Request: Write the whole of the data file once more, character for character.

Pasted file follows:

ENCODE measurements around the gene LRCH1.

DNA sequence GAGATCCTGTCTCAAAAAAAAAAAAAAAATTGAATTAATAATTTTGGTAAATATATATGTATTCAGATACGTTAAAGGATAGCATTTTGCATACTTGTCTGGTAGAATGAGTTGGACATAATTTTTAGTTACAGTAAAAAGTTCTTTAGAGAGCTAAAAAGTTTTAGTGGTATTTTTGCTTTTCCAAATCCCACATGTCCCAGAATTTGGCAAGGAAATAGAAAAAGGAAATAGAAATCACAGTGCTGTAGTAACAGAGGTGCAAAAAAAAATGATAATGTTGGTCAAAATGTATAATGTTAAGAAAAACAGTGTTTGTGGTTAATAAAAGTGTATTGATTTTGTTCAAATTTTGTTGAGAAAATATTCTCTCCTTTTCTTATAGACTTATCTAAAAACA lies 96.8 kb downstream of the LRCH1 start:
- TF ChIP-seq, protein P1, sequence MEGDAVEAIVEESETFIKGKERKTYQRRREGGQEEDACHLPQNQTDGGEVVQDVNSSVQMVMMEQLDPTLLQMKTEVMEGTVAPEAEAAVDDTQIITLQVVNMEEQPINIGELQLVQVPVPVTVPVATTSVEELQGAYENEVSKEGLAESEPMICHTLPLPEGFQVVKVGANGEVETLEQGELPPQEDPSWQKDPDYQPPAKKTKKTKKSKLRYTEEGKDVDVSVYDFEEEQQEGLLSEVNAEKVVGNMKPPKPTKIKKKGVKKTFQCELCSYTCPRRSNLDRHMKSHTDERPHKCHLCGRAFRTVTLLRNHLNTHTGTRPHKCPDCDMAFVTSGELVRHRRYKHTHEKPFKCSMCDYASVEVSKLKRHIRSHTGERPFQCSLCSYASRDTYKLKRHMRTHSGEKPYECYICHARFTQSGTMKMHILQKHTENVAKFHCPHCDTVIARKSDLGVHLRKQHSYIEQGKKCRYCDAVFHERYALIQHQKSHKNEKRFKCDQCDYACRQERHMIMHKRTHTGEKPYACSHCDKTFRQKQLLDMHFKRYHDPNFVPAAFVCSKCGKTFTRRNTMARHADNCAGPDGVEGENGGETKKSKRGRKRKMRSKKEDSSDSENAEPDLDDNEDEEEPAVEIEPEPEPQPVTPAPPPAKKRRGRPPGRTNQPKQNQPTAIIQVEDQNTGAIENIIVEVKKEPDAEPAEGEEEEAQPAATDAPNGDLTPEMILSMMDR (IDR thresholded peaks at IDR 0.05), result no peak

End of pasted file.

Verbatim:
ENCODE measurements around the gene LRCH1.

DNA sequence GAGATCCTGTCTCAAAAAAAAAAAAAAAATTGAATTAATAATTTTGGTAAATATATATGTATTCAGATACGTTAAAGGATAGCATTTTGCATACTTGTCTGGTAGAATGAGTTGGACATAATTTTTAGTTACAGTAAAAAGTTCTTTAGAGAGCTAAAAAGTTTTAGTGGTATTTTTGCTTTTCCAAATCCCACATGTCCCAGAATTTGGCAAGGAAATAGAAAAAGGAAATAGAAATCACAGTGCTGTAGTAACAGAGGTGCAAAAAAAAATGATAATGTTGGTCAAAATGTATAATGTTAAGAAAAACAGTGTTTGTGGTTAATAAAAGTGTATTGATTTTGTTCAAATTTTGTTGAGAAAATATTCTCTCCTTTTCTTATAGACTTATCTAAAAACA lies 96.8 kb downstream of the LRCH1 start:
- TF ChIP-seq, protein P1, sequence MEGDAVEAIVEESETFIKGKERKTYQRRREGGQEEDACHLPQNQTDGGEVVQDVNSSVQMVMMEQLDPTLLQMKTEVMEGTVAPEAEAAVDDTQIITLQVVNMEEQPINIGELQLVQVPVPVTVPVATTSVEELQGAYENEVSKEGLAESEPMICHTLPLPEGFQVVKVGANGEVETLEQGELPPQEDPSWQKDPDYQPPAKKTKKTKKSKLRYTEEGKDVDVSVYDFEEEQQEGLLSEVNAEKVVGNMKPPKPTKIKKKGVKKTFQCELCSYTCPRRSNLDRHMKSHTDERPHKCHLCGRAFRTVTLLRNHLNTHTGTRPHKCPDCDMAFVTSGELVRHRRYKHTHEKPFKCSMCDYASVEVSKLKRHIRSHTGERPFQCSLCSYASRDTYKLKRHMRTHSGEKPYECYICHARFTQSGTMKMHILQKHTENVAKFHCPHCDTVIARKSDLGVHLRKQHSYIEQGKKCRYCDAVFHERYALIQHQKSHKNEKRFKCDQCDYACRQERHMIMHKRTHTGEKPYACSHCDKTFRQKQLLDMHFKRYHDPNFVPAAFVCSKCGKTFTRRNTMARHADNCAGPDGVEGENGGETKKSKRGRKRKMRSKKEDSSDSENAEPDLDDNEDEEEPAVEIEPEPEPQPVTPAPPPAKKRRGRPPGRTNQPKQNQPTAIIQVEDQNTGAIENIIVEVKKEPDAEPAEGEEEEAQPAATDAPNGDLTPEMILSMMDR (IDR thresholded peaks at IDR 0.05), result no peak